Alcaraz has become the youngest ATP Tour finalist since 18-year-old Kei Nishikori won the Delray Beach title in 2008. 

Alcaraz broke twice to open up a 4-0 lead and held his next service games to close out the first set 6-2. 

Ramos Vinolas came back from a break down three times in the second set, when Alcaraz served for the match. Alcaraz battled through the second-set tie-break to clinch the win after two hours. 

Alcaraz set up a final against Richard Gasquet, who battled past German qualifier Daniel Altmeier 7-6 (7-2) 3-6 6-3 after three hours and 11 minutes. 

Gasquet has become the second oldest finalist in tournament history. The 35-year-old saved seven of hi sten break points, but he converted just just 3 of his 17 break points.  

Gasquet rallied from a break down twice to draw level to 4-4 before winning the tie-break 7-2. Altmeier converted his third break point in the eighth game to win the second set 6-3. Altmeier saved three break points in the second game, before Gasquet converted his second break point in the sixth game to win the second set 6-3. 

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Novak Djokovic Cruises Past Dellien In Olympics Opener

Novak Djokovic’s bid for a historic golden slam continued in Tokyo.

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Novak Djokovic (@ITFTennis - Twitter)

Novak Djokovic cruised past Hugo Dellien 6-2 6-2 to open his bid for a gold medal at the Olympics.

 

The world number one’s bid to achieve the golden slam is on after thrashing the Bolivian in humid conditions.

A perfect start for the Serbian who is looking to achieve the one thing he is yet to achieve and that’s win a gold medal.

Next for Djokovic will be Germany’s Jan-Lennard Struff.

In 32C temperatures, Djokovic was looking to start his campaign off against Bolivian veteran Hugo Dellien.

The slow paced courts would suit Dellien as he engaged in some long rallies with the world number one early on.

Despite creating three break points in the fourth game, Djokovic would fail to break early on.

However Djokovic increased his level mixing up the pace and depth of his shots to create angles for simple winners.

On his fifth break point Djokovic would break for a 4-2 lead and the top seed would break for a second time as Dellien had no answers for the Serb’s defensive skills. First set to Djokovic in 33 minutes.

A similar pattern evolved in the second set only this time Djokovic did get a break in the fourth game, breaking to love.

Accurate serving and construction of points gave Djokovic an easy first round match as another break secured the match and sealed his spot into the second round.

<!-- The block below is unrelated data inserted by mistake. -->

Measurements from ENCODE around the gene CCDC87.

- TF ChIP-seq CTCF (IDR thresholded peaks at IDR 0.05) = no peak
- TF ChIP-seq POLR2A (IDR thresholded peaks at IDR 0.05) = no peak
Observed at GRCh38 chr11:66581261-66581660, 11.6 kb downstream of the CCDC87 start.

A fine performance in tough conditions gave Djokovic’s bid for history the best possible start.

Next for Djokovic will be Jan-Lennard Struff who beat Thiago Monteiro 6-3 6-4.

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Brandon Nakashima shocks John Isner to reach first ATP final in Los Cabos

Brandon Nakashima stunned John Isner to reach the final in Los Cabos.

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Brandon Nakashima (@AbiertoLosCabos - Twitter)

The American became the youngest American to reach a final outside the US since Andy Roddick back in 2001.

 

Brandon Nakashima booked his spot in the final beating an out of sorts John Isner 7-5, 6-4 in one hour and 28 minutes firing 12 aces and winning 82% points with his first serve.

“It’s always going to be tough playing against him, It’s always so hard to return his serve and try to get into the rallies with him but I tried to get back as many returns as I could and there was blocking or chipping the return or hitting over it and just try to mix it up a lot while getting different looks and I knew when I had the opportunities and when I got close in games I knew I had to take advantage of that as much as possible so luckily I was able to do it and of course taking care of my service games was important as well”.

For the first six games of the opening set, neither player had an issue holding serve but at 3-3, it was the San Diego native with the first chance to break but was denied by the world number 39’s big serve.

At 5-4, the world number 134 had two more chances to break and he got the crucial break and served out the first set.

Winning the first set seemed to invigorate the 19-year-old and he earned an early chance to break in the first game of the second set and broke to take a 1-0 lead. Once again that one break was enough to serve out the match and seal the victory.

After the match, Nakashima spoke about becoming the first American player to reach a final outside the US since Andy Roddick back in 2001.

“It feels great and it’s a big accomplishment for me and of course all the Americans, we like to play in the US but it’s nice to see that I am playing well outside the US and luckily it’s not too far from my home here so I have been enjoying it here a lot both on and off the court and really looking forward to playing tomorrow again”.

Nakashima will face the number one seed Cameron Norrie in the final and can feel confident as the last time these two players met, the American beat him.